Feeling Sluggish: Eat a Snail

5 Feb



I ate my first one last night. It was not planned. It was unexpected. I blinked and when I opened my eyes, I saw it. It was on a fork and 3 cm from my nose. Snail…escargot… garlic…taste?” A disconnect of words. Realization hit me – in the mouth. My cousin was asking me if I wanted to taste a snail.

Yes, I contemplated acting like I was well accustomed to the French delicacy, but my palate did not presently care for it. Yes, I contemplated constructing a fictional story about how I only eat escargot when I am in France. And yes, admittedly I contemplated running away as fast as Cathy Freeman in the 200m. But my face said it all. I was a virgin to escargot. This would be my first time. I have never been to France. And no…I can not run like Cathy Freeman. My 2011 new years echoed loudly in my head. In two thousand legs eleven, I have resolved to be ‘more adventurous’. Ironically, snails do not have legs. Spontaneously, I grabbed the fork. Without hesitation, I took a deep breath and popped the snail into my mouth. The garlic was intoxicating. The parsley offered no neutralisation. The texture…well….I’d describe it to be like a mussel.

The whole experience reminded me of my Year 10 formal; slightly nauseating, with a tinge of excitement and an over-riding element of awkwardness. Nevertheless, a memorable one. Escargot – one of those words that sounds a lot fancier than what it actually embodies. For example; onomatopia (its just imitation of a sound) or crèche (an infants crib). Let’s face it, at the end of the day Escargot, no matter how much French accent you put behind it…is a dish involving snails. A garden creature (Classification of species is not a strong point of mine – Is a snail an insect? a crustaceans? anthropoda?). I couldn’t stand not knowing – yes, I just googled it. For your own reference a Snail is a common name for almost all members of the molluscan class Gastropoda that have coiled shells in the adult stage. Snails can be found in a very wide range of environments including ditches, deserts, and the abyssal depths of the sea. Thanks Wiki – however you should include ‘dining plates’ in the environment sector. My intention is not to offend anyone, as an Indian, I am well aware that our traditional cuisine embraces strange-shaped vegetables that resemble offensive human body parts.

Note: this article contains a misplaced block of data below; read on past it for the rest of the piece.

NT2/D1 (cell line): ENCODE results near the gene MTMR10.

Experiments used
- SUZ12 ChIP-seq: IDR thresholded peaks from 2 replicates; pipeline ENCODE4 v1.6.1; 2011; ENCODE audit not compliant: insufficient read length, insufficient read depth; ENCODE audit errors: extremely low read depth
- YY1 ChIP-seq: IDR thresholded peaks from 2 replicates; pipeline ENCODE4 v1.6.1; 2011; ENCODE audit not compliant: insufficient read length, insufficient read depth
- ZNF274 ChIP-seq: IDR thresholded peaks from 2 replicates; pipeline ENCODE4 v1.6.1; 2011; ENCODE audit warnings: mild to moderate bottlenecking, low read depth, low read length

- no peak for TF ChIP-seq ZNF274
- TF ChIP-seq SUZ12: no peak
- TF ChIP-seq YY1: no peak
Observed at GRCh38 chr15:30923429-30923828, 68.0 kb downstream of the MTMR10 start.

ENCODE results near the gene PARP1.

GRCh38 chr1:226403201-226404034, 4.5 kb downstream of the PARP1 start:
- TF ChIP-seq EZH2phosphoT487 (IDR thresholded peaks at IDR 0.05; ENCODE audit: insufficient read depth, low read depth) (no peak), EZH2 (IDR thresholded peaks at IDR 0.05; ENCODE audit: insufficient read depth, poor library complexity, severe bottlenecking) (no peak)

I actually applaud the innovative and adventurous spirit of the French- they successfully allowed the snail to transcend the status of a slimy uninvited mailbox lodger to an A-grade celebrity in the culinary world! Got me thinking about slugs…Do some cultures eat slugs? Are snails and slugs related? Is a slug just a homeless snail? Slugs do not hold the same air of mystery as a snail in a shell does. Are slugs too exposed? Are they just the ‘bogan’ cousin of the snail? Replacing the ‘g’ in slug with a ‘t’…a coincidence? I think not. Snails are like the Catherine Zeta Jones’s whilst slugs are like the Britney Spears’s of the mollusc world. Either way, the slug is laughing….they may be selling the ‘Big Issue’ on the driveway…they don’t end up on a plate… Next of the 2011 Menu…fois gras..stayed tuned.

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